“We tend to conjure entirely the wrong images when we try to keep ourselves safe from those who commit horrors. Assaultive and violent sociopaths, though a small minority, constitute a compelling reason to raise our awareness of the sociopathic pattern.”

A Sociopath is someone without a conscience, they display antisocial behaviors, and it is used to describe someone with Antisocial Personality Disorder (ASPD). According to the Diagnostic and Statistical Manual of Mental Disorders, Fifth Edition (DSM-5), people with ASPD are individuals who habitually and pervasively disregard or violate the rights and consideration of others with remorse.

Sociopaths are everywhere, they could be our spouse, sibling, friend, neighbor, classmate, work colleague, religious leaders, confidants, and even enemies. We tend to think that most people are normal but that is far from the truth. The sad reality is that they are evil and manipulative people lurking around our homes, offices, churches, mosques, schools, disguised as sheep in human clothing, snakes in suits, etc. The daily news cycle is filled with stories of homicides: Patricide, Matricide, Fratricide, Filicide, Mariticide, Nepoticide, Prolicide, Sororicide, Uxoricide, domestic violence, Paedophilia, and other acts we can not imagine. One common denominator of these news stories is the shocked neighbor or colleague, who cannot believe that the individual can commit such despicable and outrageous acts of violence.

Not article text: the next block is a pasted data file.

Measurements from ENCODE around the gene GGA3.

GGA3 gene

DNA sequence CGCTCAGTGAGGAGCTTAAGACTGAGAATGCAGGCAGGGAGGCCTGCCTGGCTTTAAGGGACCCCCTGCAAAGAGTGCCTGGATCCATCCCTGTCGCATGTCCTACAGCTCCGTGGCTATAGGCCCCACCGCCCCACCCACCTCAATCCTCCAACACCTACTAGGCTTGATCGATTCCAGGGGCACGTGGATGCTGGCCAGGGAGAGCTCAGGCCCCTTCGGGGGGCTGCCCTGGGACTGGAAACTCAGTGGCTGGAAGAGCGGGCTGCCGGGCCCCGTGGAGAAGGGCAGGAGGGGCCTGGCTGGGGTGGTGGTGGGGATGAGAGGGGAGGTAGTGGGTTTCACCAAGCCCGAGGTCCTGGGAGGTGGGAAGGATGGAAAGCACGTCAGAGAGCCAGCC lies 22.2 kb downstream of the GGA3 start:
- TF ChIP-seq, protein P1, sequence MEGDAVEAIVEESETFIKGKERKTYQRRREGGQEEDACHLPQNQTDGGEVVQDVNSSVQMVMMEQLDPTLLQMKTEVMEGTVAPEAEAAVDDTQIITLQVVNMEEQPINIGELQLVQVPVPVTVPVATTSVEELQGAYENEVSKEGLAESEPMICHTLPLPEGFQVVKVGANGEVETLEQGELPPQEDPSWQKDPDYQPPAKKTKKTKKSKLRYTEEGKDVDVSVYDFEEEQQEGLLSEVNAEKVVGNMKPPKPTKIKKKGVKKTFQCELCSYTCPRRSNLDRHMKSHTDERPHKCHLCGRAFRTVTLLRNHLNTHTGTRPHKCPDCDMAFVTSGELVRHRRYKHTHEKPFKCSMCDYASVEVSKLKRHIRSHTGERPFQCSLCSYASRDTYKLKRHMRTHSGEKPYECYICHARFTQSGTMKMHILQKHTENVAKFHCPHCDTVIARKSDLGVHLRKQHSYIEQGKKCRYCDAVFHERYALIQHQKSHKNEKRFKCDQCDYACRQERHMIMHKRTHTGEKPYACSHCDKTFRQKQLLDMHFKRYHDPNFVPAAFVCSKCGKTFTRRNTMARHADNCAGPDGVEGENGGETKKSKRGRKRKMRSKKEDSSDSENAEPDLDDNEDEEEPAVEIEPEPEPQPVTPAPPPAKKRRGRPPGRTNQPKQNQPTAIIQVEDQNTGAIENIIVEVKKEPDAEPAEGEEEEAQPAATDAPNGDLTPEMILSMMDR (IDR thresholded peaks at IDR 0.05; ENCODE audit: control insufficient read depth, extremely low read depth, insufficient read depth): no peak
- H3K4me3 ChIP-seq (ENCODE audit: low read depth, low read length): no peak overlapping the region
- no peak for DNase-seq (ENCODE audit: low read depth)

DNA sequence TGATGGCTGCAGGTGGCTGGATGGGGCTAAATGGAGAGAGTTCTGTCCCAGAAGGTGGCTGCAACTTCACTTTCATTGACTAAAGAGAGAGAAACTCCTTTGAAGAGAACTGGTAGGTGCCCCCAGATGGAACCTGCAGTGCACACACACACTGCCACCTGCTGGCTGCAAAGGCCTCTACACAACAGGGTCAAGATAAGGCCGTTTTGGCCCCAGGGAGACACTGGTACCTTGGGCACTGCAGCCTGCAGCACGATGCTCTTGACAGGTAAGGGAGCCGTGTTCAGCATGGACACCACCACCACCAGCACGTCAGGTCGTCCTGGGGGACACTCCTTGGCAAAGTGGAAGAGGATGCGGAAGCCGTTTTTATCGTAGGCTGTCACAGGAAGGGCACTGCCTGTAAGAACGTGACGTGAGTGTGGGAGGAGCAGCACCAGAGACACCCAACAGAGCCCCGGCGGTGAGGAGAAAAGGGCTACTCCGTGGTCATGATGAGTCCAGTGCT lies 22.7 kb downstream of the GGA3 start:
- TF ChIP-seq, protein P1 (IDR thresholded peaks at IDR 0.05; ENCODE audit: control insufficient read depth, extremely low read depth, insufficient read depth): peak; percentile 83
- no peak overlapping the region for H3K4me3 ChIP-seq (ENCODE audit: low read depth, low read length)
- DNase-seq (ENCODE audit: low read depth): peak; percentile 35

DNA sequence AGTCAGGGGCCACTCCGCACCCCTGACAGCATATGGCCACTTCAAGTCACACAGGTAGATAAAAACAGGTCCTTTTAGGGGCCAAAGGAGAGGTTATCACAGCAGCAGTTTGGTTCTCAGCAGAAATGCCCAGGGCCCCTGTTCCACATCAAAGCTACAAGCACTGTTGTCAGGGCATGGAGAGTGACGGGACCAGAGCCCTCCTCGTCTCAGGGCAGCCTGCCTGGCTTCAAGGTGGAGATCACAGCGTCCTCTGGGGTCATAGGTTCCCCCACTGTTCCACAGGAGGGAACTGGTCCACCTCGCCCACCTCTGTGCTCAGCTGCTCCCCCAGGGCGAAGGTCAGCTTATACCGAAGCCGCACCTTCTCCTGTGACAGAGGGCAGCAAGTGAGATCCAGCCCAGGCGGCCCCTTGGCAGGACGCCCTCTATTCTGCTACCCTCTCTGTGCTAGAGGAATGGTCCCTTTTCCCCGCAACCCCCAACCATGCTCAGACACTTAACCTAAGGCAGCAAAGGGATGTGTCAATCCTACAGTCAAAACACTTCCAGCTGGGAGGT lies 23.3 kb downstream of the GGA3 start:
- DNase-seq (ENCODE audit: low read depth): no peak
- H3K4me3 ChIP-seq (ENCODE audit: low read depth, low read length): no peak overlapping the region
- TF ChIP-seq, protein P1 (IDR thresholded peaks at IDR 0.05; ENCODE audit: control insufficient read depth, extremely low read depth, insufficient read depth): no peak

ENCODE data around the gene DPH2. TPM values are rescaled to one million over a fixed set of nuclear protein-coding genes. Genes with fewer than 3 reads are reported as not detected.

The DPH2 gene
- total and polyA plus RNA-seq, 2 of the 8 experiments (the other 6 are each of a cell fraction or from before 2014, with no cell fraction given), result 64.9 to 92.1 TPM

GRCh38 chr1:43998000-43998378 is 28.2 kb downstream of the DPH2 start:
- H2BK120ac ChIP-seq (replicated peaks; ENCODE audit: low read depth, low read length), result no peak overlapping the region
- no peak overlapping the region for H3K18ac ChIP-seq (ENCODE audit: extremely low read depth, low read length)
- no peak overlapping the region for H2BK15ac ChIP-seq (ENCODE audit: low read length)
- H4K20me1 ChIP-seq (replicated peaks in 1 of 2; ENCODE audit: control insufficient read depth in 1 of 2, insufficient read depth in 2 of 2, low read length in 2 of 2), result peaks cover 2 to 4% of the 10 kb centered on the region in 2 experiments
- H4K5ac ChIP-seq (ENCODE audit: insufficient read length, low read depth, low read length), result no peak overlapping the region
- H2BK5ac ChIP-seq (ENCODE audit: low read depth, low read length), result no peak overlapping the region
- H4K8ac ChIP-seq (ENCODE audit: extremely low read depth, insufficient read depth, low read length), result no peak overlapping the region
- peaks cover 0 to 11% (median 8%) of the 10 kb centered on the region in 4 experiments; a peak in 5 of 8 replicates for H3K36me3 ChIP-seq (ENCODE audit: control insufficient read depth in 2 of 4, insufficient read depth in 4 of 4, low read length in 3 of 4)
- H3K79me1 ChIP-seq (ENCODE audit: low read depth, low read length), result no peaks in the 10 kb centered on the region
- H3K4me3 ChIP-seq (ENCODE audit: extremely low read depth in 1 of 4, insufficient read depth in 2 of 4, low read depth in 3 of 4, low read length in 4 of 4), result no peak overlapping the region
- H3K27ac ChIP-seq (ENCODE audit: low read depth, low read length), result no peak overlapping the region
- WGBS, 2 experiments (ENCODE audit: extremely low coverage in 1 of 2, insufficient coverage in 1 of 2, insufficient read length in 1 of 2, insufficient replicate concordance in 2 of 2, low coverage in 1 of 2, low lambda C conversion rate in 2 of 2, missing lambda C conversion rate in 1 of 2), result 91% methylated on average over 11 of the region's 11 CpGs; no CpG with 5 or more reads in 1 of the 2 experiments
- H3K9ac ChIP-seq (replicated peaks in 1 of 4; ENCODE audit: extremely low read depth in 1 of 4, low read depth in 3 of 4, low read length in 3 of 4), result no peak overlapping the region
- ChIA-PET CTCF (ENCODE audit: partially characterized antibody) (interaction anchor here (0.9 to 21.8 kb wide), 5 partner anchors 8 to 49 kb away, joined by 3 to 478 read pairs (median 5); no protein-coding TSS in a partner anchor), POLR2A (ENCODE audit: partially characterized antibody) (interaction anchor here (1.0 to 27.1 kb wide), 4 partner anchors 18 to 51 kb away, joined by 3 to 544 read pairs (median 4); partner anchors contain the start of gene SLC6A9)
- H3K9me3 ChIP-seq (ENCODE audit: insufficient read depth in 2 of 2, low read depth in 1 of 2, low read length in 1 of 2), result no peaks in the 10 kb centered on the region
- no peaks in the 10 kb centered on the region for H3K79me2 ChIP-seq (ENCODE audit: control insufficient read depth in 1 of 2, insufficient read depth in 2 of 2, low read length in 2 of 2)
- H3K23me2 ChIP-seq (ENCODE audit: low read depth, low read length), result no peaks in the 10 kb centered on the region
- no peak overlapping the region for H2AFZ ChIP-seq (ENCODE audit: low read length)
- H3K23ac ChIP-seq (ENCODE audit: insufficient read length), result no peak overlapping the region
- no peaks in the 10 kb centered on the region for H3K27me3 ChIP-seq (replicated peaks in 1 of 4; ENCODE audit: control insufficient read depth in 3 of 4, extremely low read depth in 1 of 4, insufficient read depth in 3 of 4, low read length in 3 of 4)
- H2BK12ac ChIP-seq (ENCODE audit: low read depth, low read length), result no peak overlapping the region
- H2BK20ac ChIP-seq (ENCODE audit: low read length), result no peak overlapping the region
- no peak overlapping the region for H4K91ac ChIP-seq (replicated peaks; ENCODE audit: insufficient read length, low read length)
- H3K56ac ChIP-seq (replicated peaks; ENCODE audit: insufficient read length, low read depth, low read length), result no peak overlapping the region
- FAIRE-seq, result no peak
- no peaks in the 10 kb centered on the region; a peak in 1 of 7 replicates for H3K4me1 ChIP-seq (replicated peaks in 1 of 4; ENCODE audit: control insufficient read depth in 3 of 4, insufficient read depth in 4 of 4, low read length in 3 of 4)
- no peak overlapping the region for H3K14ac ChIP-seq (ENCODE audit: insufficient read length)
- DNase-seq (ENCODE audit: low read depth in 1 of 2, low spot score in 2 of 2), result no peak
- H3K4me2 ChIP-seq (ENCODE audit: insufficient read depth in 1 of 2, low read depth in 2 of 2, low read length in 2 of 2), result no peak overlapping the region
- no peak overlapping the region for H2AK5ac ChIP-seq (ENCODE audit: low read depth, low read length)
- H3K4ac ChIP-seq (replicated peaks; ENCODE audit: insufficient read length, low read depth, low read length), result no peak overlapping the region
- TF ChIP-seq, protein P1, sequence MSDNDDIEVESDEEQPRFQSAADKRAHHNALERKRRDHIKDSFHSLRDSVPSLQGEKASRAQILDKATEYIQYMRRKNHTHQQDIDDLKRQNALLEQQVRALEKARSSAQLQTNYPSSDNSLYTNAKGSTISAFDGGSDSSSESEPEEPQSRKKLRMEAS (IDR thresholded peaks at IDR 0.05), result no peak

“Sociopathy is more than just the absence of conscience, which alone would be tragic enough. Sociopathy is the inability to process emotional experience, including love and caring, except when such experience can be calculated as a coldly intellectual task.”

“A leader is best when people barely know he exists. When his work is done, his aim fulfilled, they will say: we did it ourselves.” –Lao Tzu